Restorum in Pax. Rest in Peace. It’s only natural to fear the unknown, how much more so when it comes to the fear of death. We instinctively cling to life. Yet, death comes to us all and is a natural outcome of the decline of our physical selves. But what happens to us? Where do we go?
In Islam, the faithful are assured of a life after death: “God causes you to live, then causes you to die; then He will assemble you for the Day of Resurrection, about which there is no doubt,” (Quran, 45:24-26). In the Jewish tradition, the Torah vaguely describes life after death in figurative ways as it is observed by the living. There is a common theme that those who pass on rejoin their ancestors even as there is a finality to the death of the physical body — “For you are dust and you will return to dust,” (Ecclesiastes 3:19-20).
Still, aside from the relatively few people with near-death experiences and share remarkably similar perceptions, there’s no physical evidence of life after death. In 18th century colonial America, it was common for tombstones to bear a prophetic message from the grave: “Where you are now, I once was. Where I am now, you will be.”
Like in other faith traditions, death isn’t the end of life in Buddhism but a portal to new realms. The physical body dies to this world but the spirit seeks a new body and a new life in the realm beyond. A soul is thus reborn into one of six realms: heaven, human beings, Asura, hungry ghost, animal and hell. Yet none of these worlds are permanent and one’s transition from one realm to the next is dependent on the accumulated karma of the soul — karma being the seed of action that bears the fruit of happiness or suffering.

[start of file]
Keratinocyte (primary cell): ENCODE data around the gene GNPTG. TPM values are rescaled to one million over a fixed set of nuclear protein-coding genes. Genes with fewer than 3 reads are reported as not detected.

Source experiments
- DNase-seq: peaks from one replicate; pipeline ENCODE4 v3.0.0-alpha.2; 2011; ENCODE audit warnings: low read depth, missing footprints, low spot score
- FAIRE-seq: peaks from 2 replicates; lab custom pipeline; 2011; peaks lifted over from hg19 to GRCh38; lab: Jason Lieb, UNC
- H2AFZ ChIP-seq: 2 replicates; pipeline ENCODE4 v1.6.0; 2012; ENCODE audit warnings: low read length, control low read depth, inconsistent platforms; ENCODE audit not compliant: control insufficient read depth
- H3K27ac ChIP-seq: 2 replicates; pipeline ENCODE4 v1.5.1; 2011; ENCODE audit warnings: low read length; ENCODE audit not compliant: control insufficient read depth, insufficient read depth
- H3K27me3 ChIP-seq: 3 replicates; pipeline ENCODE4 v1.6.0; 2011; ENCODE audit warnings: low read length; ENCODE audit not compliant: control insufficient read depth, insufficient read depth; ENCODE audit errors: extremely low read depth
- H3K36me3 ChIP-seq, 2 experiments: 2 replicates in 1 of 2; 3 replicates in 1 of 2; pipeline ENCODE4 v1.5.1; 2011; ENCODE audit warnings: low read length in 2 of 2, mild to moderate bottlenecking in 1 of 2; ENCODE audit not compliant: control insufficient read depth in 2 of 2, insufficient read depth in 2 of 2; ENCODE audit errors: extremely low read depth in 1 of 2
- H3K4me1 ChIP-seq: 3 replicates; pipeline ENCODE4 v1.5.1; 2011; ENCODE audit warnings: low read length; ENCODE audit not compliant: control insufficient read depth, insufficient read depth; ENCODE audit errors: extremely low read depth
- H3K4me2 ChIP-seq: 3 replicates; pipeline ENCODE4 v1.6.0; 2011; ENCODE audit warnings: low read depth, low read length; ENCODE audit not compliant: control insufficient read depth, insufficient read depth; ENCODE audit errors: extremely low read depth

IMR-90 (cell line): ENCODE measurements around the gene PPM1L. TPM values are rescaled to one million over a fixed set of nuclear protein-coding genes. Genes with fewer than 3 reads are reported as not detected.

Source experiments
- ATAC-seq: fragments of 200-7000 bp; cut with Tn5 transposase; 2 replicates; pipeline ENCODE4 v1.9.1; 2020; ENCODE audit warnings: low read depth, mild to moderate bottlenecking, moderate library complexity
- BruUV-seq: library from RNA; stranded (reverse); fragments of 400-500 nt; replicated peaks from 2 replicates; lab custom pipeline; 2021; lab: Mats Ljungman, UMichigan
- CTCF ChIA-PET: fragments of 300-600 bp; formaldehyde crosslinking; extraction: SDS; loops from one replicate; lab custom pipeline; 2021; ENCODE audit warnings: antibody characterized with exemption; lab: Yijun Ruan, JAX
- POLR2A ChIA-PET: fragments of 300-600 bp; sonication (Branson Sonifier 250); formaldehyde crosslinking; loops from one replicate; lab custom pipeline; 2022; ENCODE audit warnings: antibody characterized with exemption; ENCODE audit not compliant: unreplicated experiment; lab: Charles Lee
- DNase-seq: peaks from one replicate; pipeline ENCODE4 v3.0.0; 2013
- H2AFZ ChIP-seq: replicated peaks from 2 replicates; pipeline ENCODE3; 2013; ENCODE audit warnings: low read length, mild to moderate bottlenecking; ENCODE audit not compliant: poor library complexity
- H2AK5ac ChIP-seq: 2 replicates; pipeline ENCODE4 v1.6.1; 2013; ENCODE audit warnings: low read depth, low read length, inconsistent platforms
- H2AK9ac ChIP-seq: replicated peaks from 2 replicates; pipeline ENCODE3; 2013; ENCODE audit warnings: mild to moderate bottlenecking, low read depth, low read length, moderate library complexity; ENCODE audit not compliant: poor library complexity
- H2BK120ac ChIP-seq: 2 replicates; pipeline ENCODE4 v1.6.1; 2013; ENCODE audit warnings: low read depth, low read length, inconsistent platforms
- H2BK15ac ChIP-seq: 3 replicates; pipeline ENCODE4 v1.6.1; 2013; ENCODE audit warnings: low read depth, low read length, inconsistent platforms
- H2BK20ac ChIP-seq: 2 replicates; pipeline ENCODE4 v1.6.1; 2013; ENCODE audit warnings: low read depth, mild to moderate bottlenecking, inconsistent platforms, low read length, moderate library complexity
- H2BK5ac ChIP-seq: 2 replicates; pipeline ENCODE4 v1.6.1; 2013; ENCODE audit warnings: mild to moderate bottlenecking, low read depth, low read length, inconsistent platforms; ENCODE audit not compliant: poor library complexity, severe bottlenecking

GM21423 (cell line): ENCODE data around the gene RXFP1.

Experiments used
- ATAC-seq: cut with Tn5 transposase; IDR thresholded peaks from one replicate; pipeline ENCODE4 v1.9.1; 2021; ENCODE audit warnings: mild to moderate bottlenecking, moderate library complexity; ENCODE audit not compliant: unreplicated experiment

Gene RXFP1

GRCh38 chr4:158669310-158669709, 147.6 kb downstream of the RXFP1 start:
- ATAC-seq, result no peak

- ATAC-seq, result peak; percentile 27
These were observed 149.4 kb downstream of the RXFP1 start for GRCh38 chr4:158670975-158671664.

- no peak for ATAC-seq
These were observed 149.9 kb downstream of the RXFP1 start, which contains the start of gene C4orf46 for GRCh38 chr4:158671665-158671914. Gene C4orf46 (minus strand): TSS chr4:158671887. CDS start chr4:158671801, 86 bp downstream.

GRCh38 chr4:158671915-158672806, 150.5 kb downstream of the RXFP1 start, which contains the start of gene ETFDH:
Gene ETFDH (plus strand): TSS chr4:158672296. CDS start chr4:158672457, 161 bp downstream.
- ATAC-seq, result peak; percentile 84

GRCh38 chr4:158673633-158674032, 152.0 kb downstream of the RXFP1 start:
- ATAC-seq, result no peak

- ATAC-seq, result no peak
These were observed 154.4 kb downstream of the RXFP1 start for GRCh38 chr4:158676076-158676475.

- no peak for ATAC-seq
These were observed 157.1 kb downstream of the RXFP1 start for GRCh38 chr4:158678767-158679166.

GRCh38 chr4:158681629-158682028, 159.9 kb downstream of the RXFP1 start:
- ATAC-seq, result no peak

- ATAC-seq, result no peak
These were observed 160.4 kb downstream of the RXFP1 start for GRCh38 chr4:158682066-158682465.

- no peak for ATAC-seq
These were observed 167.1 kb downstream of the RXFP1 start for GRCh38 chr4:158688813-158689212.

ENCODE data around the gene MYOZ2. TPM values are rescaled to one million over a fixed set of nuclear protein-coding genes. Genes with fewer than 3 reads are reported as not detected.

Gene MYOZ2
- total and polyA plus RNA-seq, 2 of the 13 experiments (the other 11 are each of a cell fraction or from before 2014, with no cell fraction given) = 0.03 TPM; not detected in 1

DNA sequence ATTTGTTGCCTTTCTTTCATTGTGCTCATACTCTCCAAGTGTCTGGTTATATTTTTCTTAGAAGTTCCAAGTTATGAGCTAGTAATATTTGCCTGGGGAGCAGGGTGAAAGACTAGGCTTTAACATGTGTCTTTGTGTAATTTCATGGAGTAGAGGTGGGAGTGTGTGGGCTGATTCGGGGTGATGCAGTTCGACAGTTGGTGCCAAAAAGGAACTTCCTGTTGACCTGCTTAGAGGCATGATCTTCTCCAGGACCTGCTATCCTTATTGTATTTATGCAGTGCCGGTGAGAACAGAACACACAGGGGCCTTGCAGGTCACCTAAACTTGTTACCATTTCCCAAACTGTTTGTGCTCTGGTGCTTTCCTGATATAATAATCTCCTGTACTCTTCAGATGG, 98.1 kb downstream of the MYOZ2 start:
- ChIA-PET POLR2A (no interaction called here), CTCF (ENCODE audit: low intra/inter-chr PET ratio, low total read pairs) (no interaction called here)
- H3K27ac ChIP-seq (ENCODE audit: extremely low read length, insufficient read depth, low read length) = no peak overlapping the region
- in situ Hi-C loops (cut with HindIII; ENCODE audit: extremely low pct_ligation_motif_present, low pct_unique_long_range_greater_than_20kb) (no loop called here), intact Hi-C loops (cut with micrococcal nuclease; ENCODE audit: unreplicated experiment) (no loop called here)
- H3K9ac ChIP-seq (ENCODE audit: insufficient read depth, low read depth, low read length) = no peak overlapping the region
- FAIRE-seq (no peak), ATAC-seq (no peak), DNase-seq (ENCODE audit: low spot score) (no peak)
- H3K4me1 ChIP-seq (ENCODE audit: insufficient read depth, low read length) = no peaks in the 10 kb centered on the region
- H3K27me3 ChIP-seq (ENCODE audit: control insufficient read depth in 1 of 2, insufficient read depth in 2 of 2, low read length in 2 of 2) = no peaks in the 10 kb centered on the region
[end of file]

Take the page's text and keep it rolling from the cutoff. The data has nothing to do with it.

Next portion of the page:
There is ample evidence of a similar life after death in Christianity, a life that is based on faith. From among many examples, here are two taken from the Gospel of John: Jesus says, “I am the resurrection and the life. Whoever believes in me, though he die, yet shall he live,” (John, 11:25), and “Let not your hearts be troubled. Believe in God; believe also in me. In my Father’s house are many mansions: if it were not so, I would have told you. I go to prepare a place for you,” (John, 14:2).
In the Baha’i Faith, there is a special relationship between the soul and the body that exists only during the span of mortal life. When the body dies, it returns to its origins even as the soul ascends to the spiritual realm: “Blessed is the soul which, at the hour of its separation from the body, is sanctified from the vain imaginings of the peoples of the world. Such a soul liveth and moveth in accordance with the Will of its Creator, and entereth the all-highest Paradise….The nature of the soul after death can never be described, nor is it meet and permissible to reveal its whole character to the eyes of men…” (Baha’u’llah: “Gleanings from the Writings of Baha’u’llah,” p. 156)
Most religions, then, share a common understanding about life after death:
- There is some realm or world which follows this earthly plane.
- Our behavior in this world influences our happiness in the next one.
- Life after death is understood largely in terms of faith alone and, judging by the lack of empirical evidence, this is an intentional limitation.